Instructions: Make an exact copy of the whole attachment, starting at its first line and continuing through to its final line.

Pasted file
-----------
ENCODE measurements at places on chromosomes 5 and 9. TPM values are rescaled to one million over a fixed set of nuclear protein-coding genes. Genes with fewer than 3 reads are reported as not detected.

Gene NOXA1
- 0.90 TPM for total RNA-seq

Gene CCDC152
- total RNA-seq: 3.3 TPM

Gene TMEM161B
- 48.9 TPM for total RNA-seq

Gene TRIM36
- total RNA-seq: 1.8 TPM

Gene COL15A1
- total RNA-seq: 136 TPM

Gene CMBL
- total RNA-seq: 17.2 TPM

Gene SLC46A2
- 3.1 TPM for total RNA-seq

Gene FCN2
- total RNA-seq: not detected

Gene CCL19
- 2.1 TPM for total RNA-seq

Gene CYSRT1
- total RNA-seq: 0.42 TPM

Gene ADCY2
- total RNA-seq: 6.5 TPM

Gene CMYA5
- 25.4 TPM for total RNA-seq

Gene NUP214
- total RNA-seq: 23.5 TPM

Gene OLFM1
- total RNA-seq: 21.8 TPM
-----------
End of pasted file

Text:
ENCODE measurements at places on chromosomes 5 and 9. TPM values are rescaled to one million over a fixed set of nuclear protein-coding genes. Genes with fewer than 3 reads are reported as not detected.

Gene NOXA1
- 0.90 TPM for total RNA-seq

Gene CCDC152
- total RNA-seq: 3.3 TPM

Gene TMEM161B
- 48.9 TPM for total RNA-seq

Gene TRIM36
- total RNA-seq: 1.8 TPM

Gene COL15A1
- total RNA-seq: 136 TPM

Gene CMBL
- total RNA-seq: 17.2 TPM

Gene SLC46A2
- 3.1 TPM for total RNA-seq

Gene FCN2
- total RNA-seq: not detected

Gene CCL19
- 2.1 TPM for total RNA-seq

Gene CYSRT1
- total RNA-seq: 0.42 TPM

Gene ADCY2
- total RNA-seq: 6.5 TPM

Gene CMYA5
- 25.4 TPM for total RNA-seq

Gene NUP214
- total RNA-seq: 23.5 TPM

Gene OLFM1
- total RNA-seq: 21.8 TPM